Johnny Fallon

Irish Political Commentator

Protests – I’m not a fan but lets not get carried away

Everybody is talking about protests. All of a sudden they are the great debate of our time. We should perhaps be concentrating on this issues but then we tire of these so quickly. Anyone who knows me knows that I am not a protester. In fact the only time you might have seen me near a protest was when I took a wrong turn or needed to get to the other side of the barrier and away from the protesters. You see I am a very simple person. I like political organisation and would much rather spend my time on a canvass or devising a strategy than shouting a slogan on a street. Now don’t get me wrong, everything has a time and place. I just believe you either argue your point politically or you start a revolution. So Ill either be working the system or I’ll be on a barricade in a full scale revolution. I just don’t do the in between measure of shouting at people.

So that’s my background and it’s only fair to point it out. All of that said there is something a bit strange within the reaction to our recent protests. Once again let me declare my bias, it is my firm belief that no politician should be personally abused or harassed, no name calling and no belittling. My point of view is formed on the basis that no matter how much we might dislike a politician or incumbent they were elected and hold an office we should respect as the office represents the people. Now, we can all argue that they don’t represent the people anymore, that they sold out, that they abused their position etc BUT either we accept the system or we don’t. Either have your revolution or accept that the people vote and this is the best system we have. Abuse your opponent or one day people abuse those on your side. Politics must be about respect.

Now then let’s consider the response to recent protests. This is not the first time politicians have been attacked or held up by protests. It has happened in the past yet anyone would think it’s completely new. There is a great story about Brian Lenihan senior escaping out of a toilet window during protests in Trinity College. While we might not condone the actions of some protesters we know it goes with the job so why the scandalised reactions? Perhaps because sometimes it fits the narrative. One of the reasons that violence is so useless in a protest is that it hands an advantage to your opponent. If I were in government at any point and people were protesting then the best thing to happen would be that some of them abuse someone or break a law. The large, quiet protest is what any government fears most. We need to also recognise however, that people do have a right to protest. We need to acknowledge that wherever you gather large groups of people a minority will often act up. This is not unusual. We must be careful on two fronts. We do not want to become an ungovernable state driven by a violent mob but equally we do not want to become a state that ignores people and seeks to brand many with the actions of a few.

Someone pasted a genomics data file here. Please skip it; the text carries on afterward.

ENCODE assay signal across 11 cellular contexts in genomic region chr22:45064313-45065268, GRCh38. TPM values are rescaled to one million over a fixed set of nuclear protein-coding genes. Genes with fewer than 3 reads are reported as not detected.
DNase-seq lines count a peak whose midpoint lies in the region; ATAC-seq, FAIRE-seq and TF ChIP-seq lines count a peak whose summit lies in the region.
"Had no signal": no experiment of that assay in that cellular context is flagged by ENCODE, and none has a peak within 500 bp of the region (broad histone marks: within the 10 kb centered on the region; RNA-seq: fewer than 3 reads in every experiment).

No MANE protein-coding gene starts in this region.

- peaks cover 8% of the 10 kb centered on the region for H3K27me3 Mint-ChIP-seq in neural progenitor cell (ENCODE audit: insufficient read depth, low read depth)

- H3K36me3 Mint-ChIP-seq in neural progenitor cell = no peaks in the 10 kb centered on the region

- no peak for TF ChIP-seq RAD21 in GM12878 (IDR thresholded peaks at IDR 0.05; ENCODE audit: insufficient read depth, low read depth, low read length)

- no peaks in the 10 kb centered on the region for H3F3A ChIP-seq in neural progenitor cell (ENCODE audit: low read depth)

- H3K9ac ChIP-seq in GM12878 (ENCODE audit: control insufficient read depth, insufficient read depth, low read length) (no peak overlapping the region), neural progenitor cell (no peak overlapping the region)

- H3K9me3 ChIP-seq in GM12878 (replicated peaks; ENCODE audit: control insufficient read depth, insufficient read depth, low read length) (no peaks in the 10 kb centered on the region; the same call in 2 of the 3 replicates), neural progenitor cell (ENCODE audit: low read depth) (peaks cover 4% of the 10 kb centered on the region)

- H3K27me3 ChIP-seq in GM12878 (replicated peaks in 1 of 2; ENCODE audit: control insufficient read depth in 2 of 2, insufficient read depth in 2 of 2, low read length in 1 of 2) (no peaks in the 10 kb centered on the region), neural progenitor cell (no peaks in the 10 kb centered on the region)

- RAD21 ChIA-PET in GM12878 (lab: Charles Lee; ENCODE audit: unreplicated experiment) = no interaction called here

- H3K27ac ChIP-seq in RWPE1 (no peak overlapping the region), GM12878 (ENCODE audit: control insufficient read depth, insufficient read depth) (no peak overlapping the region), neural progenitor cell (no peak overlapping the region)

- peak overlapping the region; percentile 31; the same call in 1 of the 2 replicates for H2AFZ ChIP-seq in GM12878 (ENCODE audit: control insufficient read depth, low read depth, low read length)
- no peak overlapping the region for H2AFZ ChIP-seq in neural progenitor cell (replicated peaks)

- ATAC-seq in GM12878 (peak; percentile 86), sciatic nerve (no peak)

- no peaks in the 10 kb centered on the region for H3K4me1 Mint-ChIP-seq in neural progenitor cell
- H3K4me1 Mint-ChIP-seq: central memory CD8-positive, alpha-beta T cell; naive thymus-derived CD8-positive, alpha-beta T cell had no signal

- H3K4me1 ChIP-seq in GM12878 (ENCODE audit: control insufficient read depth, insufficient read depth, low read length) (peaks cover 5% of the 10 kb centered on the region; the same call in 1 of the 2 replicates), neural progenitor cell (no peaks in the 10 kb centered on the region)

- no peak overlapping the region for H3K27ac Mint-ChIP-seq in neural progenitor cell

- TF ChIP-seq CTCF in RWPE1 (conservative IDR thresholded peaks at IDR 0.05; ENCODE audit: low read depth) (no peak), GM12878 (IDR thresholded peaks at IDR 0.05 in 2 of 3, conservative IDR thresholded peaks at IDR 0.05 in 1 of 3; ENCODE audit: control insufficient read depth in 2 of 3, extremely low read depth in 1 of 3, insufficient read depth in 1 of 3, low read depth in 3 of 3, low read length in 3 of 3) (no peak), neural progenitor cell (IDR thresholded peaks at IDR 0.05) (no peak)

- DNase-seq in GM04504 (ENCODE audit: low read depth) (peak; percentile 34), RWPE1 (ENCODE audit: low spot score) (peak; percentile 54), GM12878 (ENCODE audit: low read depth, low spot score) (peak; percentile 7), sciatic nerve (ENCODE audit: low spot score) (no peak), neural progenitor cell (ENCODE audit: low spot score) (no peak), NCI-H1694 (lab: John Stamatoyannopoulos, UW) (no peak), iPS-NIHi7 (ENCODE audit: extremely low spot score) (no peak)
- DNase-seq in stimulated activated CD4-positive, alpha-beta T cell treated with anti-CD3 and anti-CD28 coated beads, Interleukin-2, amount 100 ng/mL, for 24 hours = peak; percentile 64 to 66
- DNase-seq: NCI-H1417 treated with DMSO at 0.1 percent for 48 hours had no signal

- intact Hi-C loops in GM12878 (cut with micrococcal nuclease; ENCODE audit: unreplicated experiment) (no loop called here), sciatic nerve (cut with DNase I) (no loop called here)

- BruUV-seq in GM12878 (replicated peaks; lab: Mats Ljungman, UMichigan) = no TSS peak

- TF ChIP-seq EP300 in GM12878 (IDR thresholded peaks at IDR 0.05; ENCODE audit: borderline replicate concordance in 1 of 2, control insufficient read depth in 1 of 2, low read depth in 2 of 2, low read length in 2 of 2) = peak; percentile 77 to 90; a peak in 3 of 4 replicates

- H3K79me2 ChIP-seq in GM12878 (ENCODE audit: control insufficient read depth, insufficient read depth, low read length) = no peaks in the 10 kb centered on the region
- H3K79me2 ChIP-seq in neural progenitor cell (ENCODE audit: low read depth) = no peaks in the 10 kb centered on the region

The water protests have been peaceful in the main. I have passed by some and saw no difficulties whatsoever. I also know many ordinary people who have taken part. The attempt to brand them all is ridiculous. The suggestion that it’s all Paul Murphy or Sinn Fein is equally silly. It just fits a narrative that hopes to divide opposition and get ‘right thinking people’ to stay away. The problem is that even if they did stay away it doesn’t mean they will pay or don’t want to see the protest succeed. Protests happen and politicians should face them and deal with them. These are not small isolated protests, they are large groups of people from across the country. When that happens you need to listen and deal with the issue. Pretending it’s just an imaginary thing made up by a violent mob is just fooling yourself. The more you fail to deal with it the angrier a crowd will become. The angrier people get the more accepting they are when people abuse you.

I may not be a protester type but I can condemn actions without vilifying them personally or dismissing the point they are trying to make. Then again, I admit to being a bit of a lunatic. As I say if I felt I had to revolt it would be done properly. If I do have to get through a protest I will. I will walk right through it. I will not sit for two hours in my car. I’ll get out and walk because I’m a bit mad, Id face the questions and if someone wants to hit me or abuse me then let’s see where that gets them. I have walked through a few protests in my time, I’ve been jostled and name called but I’m still here to tell the tale. It might not be pleasant and I might condemn it but let’s not get carried away, it’s not the end of the world folks.


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